Cablegate: The Uae and Taliban Financing: Our Analysis and Action Plan
PP RUEHDE RUEHDH RUEHDIR
DE RUEHAD #0877/01 2460820
ZNY SSSSS ZZH
P 030820Z SEP 09
FM AMEMBASSY ABU DHABI
TO RUEHC/SECSTATE WASHDC PRIORITY 2898
INFO RUEHDE/AMCONSUL DUBAI PRIORITY 8418
RUEATRS/DEPT OF TREASURY WASHINGTON DC
RHMFISS/HQ USCENTCOM MACDILL AFB FL
RUEHZM/GULF COOPERATION COUNCIL COLLECTIVE
RUEHBUL/AMEMBASSY KABUL 0510
RUEHIL/AMEMBASSY ISLAMABAD 1767
S E C R E T SECTION 01 OF 02 ABU DHABI 000877
DEPARTMENT FOR SRAP, SCA, NEA/FO, NEA/ARP (MCGOVERN), S/CT AND INR
E.O. 12958: DECL: 08/30/2019
TAGS: EFIN PTER PGOV PINR PK AF AE
SUBJECT: THE UAE AND TALIBAN FINANCING: Our Analysis and Action Plan
REFS: A) ABU DHABI 845
B) ABU DHABI 735 (NOTAL)
ABU DHABI 00000877 001.2 OF 002
CLASSIFIED BY AMBASSADOR RICHARD OLSON FOR REASONS 1.4 (B AND D).
1. (S/NF) SUMMARY: Given the UAE's open financial system, sizeable sub-continent immigrant community and significant legitimate financial flows between the two countries, it comes as no surprise that Taliban financing originates in and transits the UAE to Afghanistan and third countries. Afghan drug proceeds, including laundered funds, both transit the UAE and are invested here. Cash couriers are believed to carry the majority of illicit funds to and from Afghanistan. While the UAE legal framework is adequate at least at the outset, investigatory capacity is particularly limited. Multiple Mission agencies are increasing engagement with the UAEG to disrupt Taliban financing.
2. (S/NF) The UAE views its cooperation with the U.S. on Afghan issues through the prism of its military deployment to Afghanistan. (Note: The UAE is the only Gulf country with combat troops fighting alongside U.S. forces in Afghanistan. In this role, UAE troops have been in combat with Taliban and taken casualties. End Note.) As a result, UAE officials can be incredulous when accused of not taking seriously the problem of Taliban finance. One particular frustration expressed by senior Emirati officials is that the US has shared scant actionable intelligence on Taliban financing in the UAE.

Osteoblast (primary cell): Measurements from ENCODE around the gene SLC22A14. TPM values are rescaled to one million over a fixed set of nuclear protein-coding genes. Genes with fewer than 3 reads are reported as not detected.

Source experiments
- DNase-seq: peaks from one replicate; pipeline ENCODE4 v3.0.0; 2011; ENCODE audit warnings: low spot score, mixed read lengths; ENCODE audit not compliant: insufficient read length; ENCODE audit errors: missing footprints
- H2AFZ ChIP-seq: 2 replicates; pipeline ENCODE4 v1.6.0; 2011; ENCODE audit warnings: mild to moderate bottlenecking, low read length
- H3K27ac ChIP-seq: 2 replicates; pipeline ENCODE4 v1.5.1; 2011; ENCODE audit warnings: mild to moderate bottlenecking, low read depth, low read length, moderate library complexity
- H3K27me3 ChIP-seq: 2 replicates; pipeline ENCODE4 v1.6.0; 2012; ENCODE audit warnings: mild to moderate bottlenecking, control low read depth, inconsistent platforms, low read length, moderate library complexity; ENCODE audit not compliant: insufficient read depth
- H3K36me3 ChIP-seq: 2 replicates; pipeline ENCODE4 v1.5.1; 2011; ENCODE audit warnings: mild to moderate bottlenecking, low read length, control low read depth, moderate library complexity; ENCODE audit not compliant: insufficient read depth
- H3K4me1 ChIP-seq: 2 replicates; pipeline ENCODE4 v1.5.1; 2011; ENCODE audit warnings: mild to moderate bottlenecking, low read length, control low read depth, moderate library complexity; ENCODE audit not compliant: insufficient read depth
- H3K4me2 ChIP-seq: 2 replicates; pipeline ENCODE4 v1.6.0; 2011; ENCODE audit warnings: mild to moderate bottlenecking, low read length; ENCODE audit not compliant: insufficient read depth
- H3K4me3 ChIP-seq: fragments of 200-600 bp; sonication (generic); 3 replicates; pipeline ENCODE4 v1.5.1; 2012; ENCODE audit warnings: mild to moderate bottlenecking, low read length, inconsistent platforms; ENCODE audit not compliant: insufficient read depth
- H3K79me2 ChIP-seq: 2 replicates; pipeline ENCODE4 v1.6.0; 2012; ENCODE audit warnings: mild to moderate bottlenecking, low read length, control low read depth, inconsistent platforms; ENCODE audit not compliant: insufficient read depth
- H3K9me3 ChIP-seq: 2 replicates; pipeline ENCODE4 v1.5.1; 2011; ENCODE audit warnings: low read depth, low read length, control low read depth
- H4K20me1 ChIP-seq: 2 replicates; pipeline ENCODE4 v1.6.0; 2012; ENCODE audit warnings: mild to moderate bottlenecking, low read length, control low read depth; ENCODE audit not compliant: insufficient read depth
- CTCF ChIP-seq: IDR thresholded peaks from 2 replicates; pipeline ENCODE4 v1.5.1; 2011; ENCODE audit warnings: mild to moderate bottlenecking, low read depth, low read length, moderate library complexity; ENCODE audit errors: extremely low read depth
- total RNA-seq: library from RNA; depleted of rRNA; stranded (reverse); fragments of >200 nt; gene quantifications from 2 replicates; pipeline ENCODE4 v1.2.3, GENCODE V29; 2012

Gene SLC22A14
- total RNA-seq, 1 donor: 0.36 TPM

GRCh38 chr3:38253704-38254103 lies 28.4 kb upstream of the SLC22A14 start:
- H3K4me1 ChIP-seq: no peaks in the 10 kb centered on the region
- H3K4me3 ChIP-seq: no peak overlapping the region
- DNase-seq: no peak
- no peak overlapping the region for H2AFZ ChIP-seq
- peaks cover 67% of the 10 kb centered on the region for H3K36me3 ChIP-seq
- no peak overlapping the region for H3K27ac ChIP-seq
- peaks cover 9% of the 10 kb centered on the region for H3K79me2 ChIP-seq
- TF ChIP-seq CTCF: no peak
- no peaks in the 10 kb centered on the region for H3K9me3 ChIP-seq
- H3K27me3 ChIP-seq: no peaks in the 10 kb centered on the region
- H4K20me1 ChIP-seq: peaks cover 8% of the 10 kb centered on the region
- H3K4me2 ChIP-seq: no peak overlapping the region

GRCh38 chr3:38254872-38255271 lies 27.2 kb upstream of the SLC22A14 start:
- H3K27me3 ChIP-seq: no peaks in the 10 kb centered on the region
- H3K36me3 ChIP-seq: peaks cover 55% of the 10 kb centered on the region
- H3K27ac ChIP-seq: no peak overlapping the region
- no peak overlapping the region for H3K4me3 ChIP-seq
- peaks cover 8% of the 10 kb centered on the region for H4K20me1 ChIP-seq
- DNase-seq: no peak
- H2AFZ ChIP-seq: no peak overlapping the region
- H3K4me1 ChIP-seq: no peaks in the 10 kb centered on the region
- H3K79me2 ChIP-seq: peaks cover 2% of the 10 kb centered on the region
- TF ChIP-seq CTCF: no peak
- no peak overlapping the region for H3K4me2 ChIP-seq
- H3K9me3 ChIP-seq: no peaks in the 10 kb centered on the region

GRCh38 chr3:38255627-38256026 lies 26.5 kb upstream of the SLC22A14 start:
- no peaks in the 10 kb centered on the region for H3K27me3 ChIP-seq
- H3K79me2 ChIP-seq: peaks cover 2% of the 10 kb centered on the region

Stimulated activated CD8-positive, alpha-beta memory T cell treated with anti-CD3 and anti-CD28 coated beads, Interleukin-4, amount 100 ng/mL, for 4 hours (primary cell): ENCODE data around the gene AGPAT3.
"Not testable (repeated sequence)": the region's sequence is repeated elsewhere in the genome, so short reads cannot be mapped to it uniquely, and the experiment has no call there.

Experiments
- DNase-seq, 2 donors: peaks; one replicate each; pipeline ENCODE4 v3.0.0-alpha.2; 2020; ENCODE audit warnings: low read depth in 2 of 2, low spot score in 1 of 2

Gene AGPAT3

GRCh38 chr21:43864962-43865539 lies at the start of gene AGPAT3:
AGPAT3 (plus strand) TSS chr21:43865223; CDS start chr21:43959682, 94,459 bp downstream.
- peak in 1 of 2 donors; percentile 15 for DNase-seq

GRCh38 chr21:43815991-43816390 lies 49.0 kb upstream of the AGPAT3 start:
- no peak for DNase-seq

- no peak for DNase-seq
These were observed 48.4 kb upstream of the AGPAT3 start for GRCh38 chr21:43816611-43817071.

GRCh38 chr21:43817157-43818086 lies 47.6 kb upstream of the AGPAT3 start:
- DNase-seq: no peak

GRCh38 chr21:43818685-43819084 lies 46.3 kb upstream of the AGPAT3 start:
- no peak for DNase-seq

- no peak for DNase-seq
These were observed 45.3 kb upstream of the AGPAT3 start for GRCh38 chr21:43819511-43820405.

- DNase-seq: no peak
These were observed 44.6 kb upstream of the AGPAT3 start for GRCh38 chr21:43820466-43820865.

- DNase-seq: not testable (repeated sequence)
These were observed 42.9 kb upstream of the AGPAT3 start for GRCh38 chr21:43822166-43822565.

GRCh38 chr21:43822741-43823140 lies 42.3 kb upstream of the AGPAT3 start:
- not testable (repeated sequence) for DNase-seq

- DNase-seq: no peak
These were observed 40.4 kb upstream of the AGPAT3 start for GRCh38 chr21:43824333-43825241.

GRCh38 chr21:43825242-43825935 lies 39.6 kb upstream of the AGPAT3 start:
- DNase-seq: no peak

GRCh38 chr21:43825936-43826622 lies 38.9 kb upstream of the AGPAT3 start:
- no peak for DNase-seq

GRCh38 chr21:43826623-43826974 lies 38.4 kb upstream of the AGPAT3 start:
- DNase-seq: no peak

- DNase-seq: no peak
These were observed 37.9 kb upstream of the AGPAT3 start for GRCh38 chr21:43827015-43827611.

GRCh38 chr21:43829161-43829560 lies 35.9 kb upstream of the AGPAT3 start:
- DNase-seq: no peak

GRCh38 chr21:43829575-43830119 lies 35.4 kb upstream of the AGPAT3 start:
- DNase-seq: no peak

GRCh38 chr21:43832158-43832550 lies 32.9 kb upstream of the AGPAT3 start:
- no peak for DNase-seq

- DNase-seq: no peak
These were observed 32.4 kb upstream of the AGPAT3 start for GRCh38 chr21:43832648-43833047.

3. (S/NF) Following up on UAE commitments made to Treasury A/S Cohen, the first meeting of the US-UAE Cash Courier Task Force (Ref A) will be on September 7 to discuss training and operations to target and intercept Taliban cash couriers. DEA is developing partnerships between UAE and Afghan authorities to combat drug smuggling and related money laundering. We are also working with Washington agencies to downgrade intelligence information to share with the UAEG. UAE security services will host a Taliban finance analytic exchange with Treasury and GRPO intelligence officials in early October. END SUMMARY.
4. (SBU) This message is a Country Team Assessment.
5. (S/NF) On August 24, an interagency group of EmbOffs met to coordinate efforts to combat illicit financial flows between the UAE and Afghanistan and Pakistan. High volumes of cash and electronic funds flow both to and from Afghanistan and Pakistan, the vast majority of which is derived from legitimate trade and remittances. However, there is no doubt about UAE connections to Taliban finance. Available information indicates three main avenues of financial flows: 1) Taliban funds raised in the UAE, 2) Taliban finance (either physical or electronic funds) transiting the UAE into Afghanistan, and 3) Taliban funds from Afghanistan and Pakistan entering the UAE legally or illegally. Given UAEG oversight of the formal financial sector, significant transfers are likely facilitated by cash couriers. Smaller amounts may also be diverted via hawala or charitable donations (reported septel).
6. (C) DEA believes over USD 2 billion in drug proceeds has transited through the UAE over the last three years. Millions are being carried by couriers through Dubai Airport every couple of days, often declared to UAE authorities per UAE law. (Note: Cash declarations are required for amounts exceeding AED 40,000/USD 10,900. End Note.) These funds are often transferred to registered trading companies in Dubai based on false purchase invoices for good exports to Afghanistan (e.g., trade based money laundering). Funds are then transferred on to third countries, including the United States.